CX065B (was Re: Osborne Executive CRT circuitry)
ard at p850ug1.demon.co.uk
Fri Feb 24 18:19:32 CST 2006
> Hi Tony --
> Well, I couldn't find the datasheet for this IC
> but I did locate a few of them if you need 'em
> (I deal in Japanese semiconductors for the consumer
> electronics repair trade).
Well, I finally got the thing to work (based mostly on the info in the
SAMS book on the 1541 ) And it was quite a job.
 I bought this in a second-hand bookshop in Bristol over 10 years ago.
I am not much of a Commodore person, but I always buy old computer books
that contain schematics...
Anyway, back to the Epson disk drive story. The drive I'm working on is
an SD320, used in the TF20 drive unit for the HX20/PX8/PX4 laptops. If
you want to follow along, I think the techncial manual for the QX10 is on
the web somewhere. This machine uses SD321 drives. The difference is that
the SD320 ahs a head load solenoid, the SD321 doesn't. Otherwise they are
almost identical (the positioner, spidle motor, and most of the
mechnaical parts are the same. There are small differences on the main PCB
(as to which components are fitted), but it's the same board, same ASICs,
So the scheamtic of the spindle motor in the QX10 manual will help.
OK, it's a farily simple design. There's a 4 pole stator with a rotor
around it. The inside of the rotor has a pair of permanent magnets on it.
These are pulled round by the stator coils, they also trigger a pair of
hall sensors on the PCB, which control transistors that drive the windings.
Inside the housing, on top of the rotor, is the FG (frequency generator)
coil. This produces an AC signal, the frequency of which depends on the
speed of the motr. This is fed to the CX065B chip, the output of that
controls the motor drive amplifier. If the motor is running too slowly,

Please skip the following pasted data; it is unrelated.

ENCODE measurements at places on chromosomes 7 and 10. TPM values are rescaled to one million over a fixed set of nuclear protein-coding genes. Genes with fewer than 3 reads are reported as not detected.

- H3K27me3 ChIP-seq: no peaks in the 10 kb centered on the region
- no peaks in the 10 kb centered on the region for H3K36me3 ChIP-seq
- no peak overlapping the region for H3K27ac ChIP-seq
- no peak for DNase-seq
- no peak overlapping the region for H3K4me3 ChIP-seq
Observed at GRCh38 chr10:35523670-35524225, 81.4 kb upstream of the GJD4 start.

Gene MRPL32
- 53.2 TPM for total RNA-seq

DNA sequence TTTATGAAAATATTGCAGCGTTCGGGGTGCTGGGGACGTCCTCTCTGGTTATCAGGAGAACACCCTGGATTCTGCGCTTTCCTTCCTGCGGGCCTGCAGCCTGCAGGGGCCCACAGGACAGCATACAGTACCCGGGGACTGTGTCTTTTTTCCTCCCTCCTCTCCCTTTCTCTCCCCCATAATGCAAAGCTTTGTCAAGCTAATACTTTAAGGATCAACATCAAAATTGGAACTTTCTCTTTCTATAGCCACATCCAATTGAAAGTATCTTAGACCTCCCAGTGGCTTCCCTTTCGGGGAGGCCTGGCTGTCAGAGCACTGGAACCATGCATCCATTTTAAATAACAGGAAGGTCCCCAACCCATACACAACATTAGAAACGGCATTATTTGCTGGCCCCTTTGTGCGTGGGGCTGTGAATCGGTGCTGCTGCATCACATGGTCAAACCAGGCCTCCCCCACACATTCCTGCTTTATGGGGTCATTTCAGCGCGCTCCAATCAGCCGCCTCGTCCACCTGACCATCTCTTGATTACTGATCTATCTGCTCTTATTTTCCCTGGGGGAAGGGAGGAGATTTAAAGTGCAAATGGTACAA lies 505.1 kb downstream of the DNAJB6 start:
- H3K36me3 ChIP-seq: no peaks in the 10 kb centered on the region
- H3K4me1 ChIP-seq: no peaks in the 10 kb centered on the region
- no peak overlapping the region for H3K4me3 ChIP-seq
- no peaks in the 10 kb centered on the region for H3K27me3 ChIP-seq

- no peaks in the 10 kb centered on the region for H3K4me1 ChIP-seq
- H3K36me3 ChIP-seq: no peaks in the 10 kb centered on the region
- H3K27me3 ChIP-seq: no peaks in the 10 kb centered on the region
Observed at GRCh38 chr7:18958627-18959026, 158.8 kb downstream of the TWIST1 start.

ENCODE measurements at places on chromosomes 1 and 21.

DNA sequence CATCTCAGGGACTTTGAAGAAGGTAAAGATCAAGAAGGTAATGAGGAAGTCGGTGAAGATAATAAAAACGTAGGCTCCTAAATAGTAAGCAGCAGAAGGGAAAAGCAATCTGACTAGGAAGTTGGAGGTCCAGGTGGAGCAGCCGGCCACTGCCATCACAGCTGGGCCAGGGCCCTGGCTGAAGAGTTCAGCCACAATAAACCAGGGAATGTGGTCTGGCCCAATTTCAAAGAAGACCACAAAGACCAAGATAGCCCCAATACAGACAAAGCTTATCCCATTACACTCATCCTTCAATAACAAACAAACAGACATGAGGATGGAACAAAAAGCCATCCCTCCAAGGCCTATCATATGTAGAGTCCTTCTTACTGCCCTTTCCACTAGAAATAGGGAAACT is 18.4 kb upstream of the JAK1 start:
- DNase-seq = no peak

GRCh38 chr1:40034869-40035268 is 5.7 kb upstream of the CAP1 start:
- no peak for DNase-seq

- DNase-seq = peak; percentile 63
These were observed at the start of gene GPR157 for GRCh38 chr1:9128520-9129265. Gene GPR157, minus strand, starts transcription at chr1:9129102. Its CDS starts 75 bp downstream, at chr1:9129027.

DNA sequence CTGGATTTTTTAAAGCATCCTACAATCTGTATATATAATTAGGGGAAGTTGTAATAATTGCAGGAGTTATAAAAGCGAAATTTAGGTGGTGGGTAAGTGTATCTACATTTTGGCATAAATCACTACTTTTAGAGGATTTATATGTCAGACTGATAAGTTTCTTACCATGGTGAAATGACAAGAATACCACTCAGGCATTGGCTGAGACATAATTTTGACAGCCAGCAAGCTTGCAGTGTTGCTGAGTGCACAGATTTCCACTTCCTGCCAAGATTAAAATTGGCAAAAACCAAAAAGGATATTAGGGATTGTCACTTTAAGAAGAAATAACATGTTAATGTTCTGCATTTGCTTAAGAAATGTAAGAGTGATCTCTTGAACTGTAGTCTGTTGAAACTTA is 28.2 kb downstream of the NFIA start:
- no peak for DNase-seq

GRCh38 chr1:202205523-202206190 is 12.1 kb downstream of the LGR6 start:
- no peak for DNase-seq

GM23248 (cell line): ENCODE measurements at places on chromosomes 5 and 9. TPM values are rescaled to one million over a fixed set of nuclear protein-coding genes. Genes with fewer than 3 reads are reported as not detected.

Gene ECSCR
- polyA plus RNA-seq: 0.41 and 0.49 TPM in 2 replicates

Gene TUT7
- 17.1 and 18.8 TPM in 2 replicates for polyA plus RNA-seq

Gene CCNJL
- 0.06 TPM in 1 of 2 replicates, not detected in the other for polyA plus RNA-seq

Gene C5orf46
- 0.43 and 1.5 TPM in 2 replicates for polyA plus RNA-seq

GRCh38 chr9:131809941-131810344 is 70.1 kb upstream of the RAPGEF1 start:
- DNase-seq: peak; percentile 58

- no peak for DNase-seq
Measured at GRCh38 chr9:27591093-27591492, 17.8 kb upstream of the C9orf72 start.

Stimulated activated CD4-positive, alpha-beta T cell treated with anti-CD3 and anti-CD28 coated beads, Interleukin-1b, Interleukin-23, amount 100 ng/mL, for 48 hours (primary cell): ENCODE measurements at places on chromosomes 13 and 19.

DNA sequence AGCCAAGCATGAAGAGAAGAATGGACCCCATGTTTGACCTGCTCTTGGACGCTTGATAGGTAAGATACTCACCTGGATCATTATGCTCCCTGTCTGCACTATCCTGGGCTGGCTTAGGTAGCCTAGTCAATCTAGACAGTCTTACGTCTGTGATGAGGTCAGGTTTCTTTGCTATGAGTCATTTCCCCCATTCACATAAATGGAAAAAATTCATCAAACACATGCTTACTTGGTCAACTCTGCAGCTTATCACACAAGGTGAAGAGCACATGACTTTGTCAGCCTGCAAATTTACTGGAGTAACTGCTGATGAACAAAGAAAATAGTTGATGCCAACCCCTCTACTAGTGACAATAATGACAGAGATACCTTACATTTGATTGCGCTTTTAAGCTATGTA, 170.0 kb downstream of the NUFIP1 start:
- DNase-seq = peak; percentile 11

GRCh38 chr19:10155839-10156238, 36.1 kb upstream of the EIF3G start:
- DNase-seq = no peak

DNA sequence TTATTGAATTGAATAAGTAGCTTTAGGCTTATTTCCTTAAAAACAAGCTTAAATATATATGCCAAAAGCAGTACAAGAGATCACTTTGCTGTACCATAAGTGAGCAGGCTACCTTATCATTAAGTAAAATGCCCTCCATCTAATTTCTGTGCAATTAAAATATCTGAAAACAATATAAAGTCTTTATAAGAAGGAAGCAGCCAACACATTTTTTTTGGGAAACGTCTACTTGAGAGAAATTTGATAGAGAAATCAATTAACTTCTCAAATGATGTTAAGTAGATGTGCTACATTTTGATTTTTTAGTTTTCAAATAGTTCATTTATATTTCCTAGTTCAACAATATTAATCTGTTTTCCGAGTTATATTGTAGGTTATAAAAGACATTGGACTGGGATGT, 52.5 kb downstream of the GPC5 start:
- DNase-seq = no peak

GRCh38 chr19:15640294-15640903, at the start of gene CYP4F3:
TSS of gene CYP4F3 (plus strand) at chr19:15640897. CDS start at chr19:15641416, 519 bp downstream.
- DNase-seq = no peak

the output voltage of the CX065B increases, making the amplifier drive
the coils harder.
So far so good. Anyway, I had the motor out of the drive (I needed to
clean the old greae off the eject linkages...). I was pretty sure I knew
how it was used. so I linked up the 3 pins on the connector to a 12V
bench supply (motor enable anf ground to -ve, 12v to +ve). The result was
that the motor started, ran for a few seconds, and stopped.
OK, I thought, a faulty motor. So I tried the one in the other drive. It
did the same thing. I even pulled a drive from my 'spare' QX10 and tried
the motor from that. It did the same thing.
So I thohght that perhaps the enable line wasn't just a DC voltage --
ground to enable. Maybe it was some kind of clock input.. So I put a
drive back together, cabled it up to a drive exerciser, and tried again.
You guessed it, motor runs for a few seconds and stops. And the signal on
the enable pin is just a DC voltage, it's pulled to ground when the motor
should be running.
So I investigated the motor further. And discover the transistor Q23 on
the schematic. Its purpose is to stop the motor if the output from the
CX065B rises too high. It'll do that if either the FG signal is missing
(so the CX065B thinks the motor isn't turning at all), or if the motor is
overloaded, so the CX065B has to drive it harder.
The only prroblem is that if the bearings get a bit stiff, this circuit
triggers too easily. Replaceing the bearings is a right pain (I know
_how_ to do it, but you almost always damage the FG coil and have to
unwind at least one turn and then reassemble that part, etc). There's an
ARD-unofficial-kludge, though. There's a 75k (100k on some drives)
resistor on the motor PCB, near to the connector and at right angles to
it. Reduce that a bit (68k, 56k). This makes the protection circuit a bit
harder to trigger (but it will still trigger if the motor is stalled).
Moral : If 3 identical old computer parts appear to malfunction in the
same way, they might all be faulty!
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